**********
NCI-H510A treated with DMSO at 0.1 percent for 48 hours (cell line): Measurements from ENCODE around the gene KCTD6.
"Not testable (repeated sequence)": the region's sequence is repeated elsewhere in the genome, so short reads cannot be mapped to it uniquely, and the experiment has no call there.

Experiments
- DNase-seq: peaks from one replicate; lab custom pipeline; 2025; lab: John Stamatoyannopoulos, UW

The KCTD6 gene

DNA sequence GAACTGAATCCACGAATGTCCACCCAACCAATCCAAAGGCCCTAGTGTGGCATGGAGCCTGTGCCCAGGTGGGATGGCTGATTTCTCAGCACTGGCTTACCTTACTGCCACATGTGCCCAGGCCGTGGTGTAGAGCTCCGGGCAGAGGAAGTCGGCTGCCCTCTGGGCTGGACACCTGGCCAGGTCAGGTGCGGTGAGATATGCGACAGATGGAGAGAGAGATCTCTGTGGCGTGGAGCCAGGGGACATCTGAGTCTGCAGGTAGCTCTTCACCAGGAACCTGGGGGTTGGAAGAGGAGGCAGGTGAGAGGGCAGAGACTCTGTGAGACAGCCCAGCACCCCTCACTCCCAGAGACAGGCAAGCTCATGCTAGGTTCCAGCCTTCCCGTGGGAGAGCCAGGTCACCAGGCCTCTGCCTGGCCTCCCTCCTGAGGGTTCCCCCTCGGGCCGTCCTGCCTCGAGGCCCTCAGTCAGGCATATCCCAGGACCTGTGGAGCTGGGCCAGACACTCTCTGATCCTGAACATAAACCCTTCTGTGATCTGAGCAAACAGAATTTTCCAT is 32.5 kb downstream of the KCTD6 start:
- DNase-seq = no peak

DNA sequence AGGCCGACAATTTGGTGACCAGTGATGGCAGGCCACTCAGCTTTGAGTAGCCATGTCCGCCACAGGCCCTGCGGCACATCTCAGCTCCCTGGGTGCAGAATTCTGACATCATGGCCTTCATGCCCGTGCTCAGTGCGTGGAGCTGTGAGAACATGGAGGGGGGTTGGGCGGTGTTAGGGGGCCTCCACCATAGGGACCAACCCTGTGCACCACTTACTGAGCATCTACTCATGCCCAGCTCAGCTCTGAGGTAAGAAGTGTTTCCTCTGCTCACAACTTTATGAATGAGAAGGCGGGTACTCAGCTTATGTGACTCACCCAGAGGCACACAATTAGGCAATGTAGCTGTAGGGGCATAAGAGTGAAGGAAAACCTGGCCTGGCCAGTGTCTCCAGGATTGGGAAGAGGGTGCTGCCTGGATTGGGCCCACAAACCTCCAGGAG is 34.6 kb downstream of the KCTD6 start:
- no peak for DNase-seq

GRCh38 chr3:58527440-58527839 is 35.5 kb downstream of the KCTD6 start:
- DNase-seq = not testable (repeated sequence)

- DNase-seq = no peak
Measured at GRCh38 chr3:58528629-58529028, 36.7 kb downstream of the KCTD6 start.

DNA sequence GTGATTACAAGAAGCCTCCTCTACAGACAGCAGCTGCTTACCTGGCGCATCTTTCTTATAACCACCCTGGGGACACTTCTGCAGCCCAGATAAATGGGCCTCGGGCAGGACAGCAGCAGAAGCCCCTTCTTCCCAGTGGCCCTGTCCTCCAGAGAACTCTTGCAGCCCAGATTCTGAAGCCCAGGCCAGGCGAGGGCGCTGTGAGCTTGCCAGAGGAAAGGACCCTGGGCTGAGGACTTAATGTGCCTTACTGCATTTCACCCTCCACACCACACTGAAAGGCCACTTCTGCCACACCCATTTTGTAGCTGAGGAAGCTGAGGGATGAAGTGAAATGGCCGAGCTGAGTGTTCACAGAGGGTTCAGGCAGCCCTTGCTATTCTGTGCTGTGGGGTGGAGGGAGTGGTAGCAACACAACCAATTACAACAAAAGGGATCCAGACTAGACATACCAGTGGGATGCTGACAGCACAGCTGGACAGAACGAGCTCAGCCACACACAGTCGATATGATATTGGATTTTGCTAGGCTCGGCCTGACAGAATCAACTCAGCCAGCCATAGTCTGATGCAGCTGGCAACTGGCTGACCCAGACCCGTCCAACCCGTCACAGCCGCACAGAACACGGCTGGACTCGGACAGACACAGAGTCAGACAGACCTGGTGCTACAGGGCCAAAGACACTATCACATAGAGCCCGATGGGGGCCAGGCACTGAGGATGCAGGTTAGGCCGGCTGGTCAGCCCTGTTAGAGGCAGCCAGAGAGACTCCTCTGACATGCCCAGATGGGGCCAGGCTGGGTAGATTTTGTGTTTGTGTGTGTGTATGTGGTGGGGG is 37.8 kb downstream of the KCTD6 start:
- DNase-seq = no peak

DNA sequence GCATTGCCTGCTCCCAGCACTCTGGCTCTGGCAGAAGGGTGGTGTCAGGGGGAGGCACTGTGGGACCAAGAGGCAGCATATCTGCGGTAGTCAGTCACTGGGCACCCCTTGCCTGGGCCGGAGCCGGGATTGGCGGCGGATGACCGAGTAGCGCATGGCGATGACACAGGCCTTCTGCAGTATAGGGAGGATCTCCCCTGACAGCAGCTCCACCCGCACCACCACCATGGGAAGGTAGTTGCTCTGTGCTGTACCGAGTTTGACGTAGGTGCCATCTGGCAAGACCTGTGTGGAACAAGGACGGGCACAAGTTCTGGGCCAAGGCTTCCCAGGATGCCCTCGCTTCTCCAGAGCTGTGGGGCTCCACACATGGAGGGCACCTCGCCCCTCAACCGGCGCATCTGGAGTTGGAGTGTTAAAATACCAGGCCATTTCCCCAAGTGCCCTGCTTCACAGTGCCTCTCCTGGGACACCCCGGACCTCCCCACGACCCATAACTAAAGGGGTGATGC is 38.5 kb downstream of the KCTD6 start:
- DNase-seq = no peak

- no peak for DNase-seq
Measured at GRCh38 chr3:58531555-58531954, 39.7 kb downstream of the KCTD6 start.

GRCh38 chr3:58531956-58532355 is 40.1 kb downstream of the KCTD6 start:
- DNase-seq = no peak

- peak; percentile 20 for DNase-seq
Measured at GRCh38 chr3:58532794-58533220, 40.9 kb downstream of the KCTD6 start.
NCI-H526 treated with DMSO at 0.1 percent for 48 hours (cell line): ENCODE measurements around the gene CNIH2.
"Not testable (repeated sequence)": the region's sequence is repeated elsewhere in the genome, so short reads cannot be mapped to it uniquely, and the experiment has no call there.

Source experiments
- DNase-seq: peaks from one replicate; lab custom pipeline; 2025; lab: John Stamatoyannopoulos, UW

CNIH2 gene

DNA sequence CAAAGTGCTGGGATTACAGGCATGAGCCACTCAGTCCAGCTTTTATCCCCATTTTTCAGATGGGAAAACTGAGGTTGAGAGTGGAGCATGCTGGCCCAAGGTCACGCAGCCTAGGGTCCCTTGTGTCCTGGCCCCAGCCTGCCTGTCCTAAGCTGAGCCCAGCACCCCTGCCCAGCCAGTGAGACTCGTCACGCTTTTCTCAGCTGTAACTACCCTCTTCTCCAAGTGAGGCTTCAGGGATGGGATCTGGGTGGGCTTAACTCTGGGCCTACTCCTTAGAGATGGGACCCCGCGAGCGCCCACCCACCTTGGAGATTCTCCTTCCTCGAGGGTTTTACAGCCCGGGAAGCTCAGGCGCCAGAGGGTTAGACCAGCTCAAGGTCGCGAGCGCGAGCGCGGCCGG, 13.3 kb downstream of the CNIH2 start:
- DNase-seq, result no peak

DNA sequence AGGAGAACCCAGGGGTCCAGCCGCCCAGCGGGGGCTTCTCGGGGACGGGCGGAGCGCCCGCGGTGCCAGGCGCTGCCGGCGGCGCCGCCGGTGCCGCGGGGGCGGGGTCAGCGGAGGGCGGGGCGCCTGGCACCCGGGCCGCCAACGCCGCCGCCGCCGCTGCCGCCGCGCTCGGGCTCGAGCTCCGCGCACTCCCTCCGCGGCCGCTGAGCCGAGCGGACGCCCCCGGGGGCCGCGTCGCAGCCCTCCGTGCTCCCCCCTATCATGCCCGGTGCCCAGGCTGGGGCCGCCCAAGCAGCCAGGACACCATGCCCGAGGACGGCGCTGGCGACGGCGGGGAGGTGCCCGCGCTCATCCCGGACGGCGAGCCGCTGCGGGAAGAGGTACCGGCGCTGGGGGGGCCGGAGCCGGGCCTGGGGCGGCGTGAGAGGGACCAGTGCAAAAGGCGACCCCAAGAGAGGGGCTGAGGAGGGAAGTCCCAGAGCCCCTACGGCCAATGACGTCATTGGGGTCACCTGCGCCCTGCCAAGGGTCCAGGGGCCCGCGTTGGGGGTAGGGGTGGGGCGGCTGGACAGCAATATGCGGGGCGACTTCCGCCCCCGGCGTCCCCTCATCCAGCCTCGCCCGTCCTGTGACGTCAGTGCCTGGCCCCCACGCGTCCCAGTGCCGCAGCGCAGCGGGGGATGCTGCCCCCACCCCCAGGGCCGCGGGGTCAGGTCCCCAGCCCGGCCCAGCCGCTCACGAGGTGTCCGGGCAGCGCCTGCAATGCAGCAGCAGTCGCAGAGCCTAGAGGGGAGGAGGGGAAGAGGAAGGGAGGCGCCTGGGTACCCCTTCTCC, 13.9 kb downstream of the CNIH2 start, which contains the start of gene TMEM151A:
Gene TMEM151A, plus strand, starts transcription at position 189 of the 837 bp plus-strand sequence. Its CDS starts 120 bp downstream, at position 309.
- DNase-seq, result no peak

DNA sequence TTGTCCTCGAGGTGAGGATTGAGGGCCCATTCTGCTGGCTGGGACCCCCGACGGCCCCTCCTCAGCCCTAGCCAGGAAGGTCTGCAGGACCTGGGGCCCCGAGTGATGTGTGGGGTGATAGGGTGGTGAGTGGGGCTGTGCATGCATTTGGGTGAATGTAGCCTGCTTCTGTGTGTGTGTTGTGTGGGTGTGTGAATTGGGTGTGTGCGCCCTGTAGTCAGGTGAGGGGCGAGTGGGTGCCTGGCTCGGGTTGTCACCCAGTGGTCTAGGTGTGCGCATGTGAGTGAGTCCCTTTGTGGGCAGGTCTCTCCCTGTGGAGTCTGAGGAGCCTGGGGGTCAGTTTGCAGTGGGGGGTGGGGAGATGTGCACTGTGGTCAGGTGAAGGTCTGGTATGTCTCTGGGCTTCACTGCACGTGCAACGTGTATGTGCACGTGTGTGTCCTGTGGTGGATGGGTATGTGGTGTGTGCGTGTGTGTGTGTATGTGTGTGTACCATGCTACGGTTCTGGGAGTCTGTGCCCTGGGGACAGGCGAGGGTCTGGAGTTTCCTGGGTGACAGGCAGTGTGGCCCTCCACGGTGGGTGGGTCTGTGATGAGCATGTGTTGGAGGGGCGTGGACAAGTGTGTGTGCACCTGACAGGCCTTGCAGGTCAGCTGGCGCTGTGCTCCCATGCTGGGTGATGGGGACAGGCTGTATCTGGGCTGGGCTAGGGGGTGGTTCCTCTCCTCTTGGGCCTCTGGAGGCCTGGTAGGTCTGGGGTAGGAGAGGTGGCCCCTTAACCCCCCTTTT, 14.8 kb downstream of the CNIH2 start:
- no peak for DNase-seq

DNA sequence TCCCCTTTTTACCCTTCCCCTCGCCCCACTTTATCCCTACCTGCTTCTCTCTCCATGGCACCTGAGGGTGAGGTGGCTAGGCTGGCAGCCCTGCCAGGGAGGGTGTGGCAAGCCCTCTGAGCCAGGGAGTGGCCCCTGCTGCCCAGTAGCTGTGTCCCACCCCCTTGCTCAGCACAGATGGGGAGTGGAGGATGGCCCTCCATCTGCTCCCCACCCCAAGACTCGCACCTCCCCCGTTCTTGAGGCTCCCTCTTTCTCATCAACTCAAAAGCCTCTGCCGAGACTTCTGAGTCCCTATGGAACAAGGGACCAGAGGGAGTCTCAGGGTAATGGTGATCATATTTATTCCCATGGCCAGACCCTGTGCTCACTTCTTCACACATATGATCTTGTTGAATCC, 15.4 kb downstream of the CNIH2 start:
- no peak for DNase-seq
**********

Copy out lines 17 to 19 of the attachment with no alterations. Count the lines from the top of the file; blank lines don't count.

- DNase-seq = no peak

- no peak for DNase-seq
Measured at GRCh38 chr3:58531555-58531954, 39.7 kb downstream of the KCTD6 start.